Studying “darak” supply for horse-owners. After a survey among carromata owners, it was found out that two gantas of “darak” are being consumed by a horse daily or 1.9 kilos, say, 2 kilos a day. This food, however, is supplemented with a little copra-meal, grass and molasses.

Another Japanese will be assigned to take charge of Cabanatuan branch.

Couldn’t play tennis. Rained.


July 15, 1942

More war prisoners released, thank God. The prison camps are death holes.

Attended a meeting of restaurant owners at the Office of the Mayor.

I made the following suggestions subject to the approval of the Naric and subsequently of the Military Administration:

(a) Each restaurant owner shall state the name and address of their restaurant, the amount of rice required and the approximate number of people usually served.

(h) The Naric will study the location of these restaurants and then decide on the method of distribution.

(c) The City of Greater Manila will be tentatively divided into the north and south districts, making the Pasig River as the dividing line. The Naric will appoint one member of the association for each of the two districts, who is to take delivery of the rice, either at the Naric or at designated stations, in accordance with the decision of our Distribution Department.

(d) There shall be levied a fee per sack from each restaurant as a means of financing the situation, say, 10 centavos per bag, but that is up to the association.

(e) The above-mentioned must be presented as soon as possible to the Naric, which will in turn present them to the Military Administration for approval.

Cloudy day. Occasional thunderstorms. Thought they were cannons.


July 13, 1942

Asked Unding Alunan to find out if Arthur Fischer is in the concentration camp for Americans in Camp Tinio. I want to help him.

Talked to Naric agents. Told them to impress upon the minds of distributors and these in turn to tell the leaders, that the Naric will conduct a house-to-house investigation in conjunction with the police. Neighborhood association leaders are urged to ask association members to correct misstatements in their reports, regarding the size of their families.

I reminded the agents that ample warnings have been given and so those caught doctoring their family cards will be punished. I made it clear to them that these orders do not come from the Naric, but from the Military Administration.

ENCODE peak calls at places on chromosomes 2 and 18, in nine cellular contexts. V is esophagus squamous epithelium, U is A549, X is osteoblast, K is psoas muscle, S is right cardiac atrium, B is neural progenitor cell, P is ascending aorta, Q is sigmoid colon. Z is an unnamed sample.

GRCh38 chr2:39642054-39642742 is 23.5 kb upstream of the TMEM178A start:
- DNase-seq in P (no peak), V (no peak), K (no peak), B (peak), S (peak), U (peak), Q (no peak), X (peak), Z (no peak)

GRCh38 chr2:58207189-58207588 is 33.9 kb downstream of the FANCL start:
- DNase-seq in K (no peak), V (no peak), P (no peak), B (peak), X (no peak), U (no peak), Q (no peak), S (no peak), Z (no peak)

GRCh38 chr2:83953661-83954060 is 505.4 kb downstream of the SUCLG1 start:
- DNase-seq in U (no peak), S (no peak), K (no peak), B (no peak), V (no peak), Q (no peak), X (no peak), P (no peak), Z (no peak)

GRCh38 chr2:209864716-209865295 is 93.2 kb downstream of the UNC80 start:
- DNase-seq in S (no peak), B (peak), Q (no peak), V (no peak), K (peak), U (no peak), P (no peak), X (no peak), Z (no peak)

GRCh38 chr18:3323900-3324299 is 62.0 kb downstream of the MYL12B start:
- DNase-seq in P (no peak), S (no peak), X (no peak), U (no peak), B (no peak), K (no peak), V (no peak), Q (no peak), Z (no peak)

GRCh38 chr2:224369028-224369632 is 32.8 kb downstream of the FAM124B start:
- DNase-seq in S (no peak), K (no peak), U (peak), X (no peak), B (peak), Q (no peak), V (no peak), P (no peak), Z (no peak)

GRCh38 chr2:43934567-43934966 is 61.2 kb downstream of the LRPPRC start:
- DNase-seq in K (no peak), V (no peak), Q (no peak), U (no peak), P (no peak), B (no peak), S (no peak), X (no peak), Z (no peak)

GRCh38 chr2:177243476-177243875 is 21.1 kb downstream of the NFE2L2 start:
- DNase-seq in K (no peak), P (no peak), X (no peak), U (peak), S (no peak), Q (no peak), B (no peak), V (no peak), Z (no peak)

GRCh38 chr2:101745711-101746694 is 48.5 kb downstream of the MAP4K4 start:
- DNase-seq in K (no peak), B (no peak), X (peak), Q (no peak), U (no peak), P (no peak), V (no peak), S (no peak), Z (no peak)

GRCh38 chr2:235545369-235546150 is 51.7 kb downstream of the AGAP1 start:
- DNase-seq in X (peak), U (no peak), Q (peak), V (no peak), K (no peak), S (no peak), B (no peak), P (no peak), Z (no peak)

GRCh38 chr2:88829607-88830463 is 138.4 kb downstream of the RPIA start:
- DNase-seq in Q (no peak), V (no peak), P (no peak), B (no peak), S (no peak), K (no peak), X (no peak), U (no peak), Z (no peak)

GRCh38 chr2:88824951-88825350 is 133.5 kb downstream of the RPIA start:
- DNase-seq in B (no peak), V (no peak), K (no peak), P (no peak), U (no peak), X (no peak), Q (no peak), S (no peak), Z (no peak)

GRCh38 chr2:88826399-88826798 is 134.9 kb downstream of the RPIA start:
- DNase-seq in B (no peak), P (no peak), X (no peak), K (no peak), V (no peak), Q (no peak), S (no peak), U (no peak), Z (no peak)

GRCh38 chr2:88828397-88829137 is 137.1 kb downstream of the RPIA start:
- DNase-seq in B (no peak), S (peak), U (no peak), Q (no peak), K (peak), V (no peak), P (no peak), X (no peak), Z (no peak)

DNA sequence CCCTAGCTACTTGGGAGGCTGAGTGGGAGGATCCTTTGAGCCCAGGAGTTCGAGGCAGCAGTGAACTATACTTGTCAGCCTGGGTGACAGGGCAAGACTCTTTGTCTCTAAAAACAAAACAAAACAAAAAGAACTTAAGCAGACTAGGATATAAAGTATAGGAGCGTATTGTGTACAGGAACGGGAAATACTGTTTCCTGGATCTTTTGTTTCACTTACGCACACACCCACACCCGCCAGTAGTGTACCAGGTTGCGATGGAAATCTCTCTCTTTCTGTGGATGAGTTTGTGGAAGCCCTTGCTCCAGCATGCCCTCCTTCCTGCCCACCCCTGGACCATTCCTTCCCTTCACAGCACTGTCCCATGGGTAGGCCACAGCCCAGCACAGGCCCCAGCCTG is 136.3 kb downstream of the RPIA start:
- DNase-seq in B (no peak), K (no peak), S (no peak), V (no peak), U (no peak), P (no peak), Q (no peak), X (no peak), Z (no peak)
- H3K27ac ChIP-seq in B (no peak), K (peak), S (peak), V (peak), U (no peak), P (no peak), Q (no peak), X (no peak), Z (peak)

Placards will be distributed in each station to inform the people as to distribution hours in each station. Notwithstanding announcement of such hours, distributors must remain their stations at least until 3 p.m. if one or more leaders fail to get their sacks of rice during distribution hours. Naric trucks arrive at these stations at about 12:45 p.m.

In all cases, distributors must wait for the Japanese supervisor to turn in the coupons for the day before closing up. The idea behind all these instructions is to favor the leaders and not to inconvenience them. Mr. Inada suggested the formation of an Association of Rice Distributors to make arrangements collectively for their needs, such as push carts, tarpaulins and cargadores and then they can deliver rice to the leaders of the Neighborhood Associations covered by their respective associations.

Sulit believes this plan is impractical. Push carts which are in business are the most economical means of transporting rice from station to residence of leaders, he stated, and present arrangement is satisfactory to leaders and distributors. Furthermore, Neighborhood Associations are not circumscribed around distribution stations, he pointed out. Sulit said that one such association was organized two days ago in Calle Andalucia.

Very tired. I need a vacation but it is useless to broach the question. The answer will be “not now.”


July 12, 1942

A house-to-house inspection is being planned to check up if the reported number of family members tallies with actual facts. People who have increased the members of their household maliciously, will be punished accordingly.

Played tennis with Vargas. Defeated him. He seems to be very tired and worried.